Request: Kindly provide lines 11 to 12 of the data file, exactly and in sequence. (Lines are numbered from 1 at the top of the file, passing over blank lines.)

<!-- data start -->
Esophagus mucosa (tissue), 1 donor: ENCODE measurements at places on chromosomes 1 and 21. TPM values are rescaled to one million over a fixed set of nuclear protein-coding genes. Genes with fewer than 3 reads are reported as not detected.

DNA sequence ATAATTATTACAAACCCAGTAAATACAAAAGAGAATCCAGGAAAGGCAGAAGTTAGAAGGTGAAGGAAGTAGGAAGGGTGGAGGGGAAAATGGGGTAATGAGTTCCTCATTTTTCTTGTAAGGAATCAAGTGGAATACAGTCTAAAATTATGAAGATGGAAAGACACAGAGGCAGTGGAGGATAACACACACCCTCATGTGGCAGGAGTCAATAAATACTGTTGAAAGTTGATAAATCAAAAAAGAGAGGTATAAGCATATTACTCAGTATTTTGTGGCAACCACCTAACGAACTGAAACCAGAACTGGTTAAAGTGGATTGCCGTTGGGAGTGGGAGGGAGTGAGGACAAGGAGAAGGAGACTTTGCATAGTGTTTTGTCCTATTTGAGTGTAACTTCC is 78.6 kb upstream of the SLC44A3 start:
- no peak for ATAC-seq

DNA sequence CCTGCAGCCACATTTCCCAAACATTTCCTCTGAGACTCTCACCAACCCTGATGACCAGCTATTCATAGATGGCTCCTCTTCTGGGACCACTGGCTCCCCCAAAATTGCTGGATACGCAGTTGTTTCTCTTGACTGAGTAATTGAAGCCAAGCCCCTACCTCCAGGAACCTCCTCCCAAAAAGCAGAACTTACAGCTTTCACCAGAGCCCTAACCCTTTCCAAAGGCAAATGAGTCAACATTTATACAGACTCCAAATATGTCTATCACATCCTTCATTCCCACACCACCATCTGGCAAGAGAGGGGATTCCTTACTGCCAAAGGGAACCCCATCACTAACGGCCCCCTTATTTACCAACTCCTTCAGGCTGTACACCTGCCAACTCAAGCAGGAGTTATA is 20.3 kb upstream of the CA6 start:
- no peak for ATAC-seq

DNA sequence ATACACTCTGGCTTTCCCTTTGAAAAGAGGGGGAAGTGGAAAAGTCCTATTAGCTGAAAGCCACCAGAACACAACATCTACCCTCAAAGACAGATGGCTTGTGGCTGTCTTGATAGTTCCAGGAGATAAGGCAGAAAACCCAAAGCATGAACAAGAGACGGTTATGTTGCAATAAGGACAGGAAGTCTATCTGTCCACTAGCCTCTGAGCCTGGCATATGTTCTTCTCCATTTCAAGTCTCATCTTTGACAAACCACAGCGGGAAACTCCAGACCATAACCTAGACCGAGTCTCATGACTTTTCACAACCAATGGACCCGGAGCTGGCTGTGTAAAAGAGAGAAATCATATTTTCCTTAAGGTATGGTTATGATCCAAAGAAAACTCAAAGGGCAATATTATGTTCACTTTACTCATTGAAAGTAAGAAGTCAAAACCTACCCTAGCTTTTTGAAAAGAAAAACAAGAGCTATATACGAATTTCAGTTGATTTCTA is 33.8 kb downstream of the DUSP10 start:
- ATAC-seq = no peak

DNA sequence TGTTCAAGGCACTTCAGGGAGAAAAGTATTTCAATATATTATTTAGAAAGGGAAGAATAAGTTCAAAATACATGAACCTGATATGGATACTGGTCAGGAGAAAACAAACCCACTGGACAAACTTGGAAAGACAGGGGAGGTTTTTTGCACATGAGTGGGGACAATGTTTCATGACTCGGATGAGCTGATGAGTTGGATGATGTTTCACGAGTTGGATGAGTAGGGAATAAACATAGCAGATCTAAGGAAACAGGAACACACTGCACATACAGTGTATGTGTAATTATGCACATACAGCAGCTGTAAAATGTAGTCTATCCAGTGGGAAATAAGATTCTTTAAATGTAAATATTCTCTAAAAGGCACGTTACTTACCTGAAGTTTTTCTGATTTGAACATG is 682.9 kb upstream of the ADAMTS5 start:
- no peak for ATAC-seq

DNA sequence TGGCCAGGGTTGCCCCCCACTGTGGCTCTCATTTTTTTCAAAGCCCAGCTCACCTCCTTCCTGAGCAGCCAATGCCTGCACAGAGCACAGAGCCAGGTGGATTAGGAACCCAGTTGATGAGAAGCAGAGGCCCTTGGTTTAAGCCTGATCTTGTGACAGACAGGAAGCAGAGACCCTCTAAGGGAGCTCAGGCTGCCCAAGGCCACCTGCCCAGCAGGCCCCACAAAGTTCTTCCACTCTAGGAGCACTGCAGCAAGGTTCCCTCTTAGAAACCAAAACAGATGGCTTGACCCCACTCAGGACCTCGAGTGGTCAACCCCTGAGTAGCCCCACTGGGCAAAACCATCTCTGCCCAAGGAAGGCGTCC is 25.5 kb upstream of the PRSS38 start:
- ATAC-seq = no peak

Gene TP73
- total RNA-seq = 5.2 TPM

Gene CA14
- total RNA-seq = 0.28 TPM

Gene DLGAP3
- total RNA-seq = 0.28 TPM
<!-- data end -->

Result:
- ATAC-seq = no peak

Gene TP73